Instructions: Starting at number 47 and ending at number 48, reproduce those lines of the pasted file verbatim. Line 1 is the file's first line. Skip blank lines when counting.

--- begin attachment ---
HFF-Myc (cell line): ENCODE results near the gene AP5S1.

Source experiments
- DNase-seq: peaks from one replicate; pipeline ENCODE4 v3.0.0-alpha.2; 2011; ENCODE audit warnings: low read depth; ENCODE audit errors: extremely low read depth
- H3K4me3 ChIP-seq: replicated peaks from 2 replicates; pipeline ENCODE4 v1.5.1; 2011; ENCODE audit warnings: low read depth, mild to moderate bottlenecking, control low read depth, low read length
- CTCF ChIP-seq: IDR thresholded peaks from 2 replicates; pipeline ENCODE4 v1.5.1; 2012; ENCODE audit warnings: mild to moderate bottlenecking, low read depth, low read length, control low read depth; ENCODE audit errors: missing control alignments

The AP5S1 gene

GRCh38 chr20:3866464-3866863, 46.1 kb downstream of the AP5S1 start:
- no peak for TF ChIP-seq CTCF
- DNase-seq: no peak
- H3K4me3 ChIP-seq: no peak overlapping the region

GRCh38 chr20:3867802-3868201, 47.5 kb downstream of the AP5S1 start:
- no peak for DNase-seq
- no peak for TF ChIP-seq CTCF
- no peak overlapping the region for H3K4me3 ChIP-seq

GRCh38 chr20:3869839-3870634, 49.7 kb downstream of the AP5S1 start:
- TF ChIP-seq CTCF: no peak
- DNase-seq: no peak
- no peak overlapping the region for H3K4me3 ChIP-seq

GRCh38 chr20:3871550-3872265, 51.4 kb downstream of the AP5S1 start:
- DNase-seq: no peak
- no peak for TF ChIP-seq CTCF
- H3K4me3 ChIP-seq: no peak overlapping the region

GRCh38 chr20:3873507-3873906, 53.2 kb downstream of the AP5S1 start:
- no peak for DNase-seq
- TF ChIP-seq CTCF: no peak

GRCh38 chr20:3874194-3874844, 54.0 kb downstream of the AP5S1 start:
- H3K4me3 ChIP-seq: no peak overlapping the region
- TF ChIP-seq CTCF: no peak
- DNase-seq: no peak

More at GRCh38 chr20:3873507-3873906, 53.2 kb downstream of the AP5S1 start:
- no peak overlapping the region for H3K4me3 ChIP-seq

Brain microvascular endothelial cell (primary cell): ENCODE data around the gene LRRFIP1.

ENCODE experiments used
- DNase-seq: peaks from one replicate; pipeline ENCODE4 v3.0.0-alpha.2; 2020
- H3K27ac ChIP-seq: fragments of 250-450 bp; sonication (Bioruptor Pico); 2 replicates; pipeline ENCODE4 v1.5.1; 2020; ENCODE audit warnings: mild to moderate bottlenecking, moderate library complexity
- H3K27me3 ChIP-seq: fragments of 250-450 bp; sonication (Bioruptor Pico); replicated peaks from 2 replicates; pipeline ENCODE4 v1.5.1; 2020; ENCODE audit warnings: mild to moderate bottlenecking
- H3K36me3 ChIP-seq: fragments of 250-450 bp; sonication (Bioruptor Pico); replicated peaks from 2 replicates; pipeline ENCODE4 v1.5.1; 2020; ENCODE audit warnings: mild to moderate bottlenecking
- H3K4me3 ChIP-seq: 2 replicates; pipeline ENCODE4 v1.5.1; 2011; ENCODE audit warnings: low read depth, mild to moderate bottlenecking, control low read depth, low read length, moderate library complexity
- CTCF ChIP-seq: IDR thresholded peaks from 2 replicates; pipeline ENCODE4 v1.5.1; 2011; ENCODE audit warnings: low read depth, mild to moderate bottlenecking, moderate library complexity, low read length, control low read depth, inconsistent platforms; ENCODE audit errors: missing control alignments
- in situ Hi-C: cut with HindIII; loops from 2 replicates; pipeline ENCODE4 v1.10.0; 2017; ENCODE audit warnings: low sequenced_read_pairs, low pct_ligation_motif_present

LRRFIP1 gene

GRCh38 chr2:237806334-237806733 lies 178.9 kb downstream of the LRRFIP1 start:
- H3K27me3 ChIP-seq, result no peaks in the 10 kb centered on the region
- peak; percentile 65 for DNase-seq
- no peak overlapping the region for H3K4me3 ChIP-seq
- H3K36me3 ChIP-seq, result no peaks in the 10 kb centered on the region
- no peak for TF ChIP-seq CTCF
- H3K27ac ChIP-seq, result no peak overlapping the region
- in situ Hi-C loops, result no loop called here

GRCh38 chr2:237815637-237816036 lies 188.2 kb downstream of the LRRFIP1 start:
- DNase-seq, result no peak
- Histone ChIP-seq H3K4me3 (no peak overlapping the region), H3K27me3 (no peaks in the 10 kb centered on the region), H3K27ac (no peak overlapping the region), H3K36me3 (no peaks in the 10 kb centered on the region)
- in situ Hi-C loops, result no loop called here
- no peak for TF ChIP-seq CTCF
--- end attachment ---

- no peak for TF ChIP-seq CTCF
- H3K27ac ChIP-seq, result no peak overlapping the region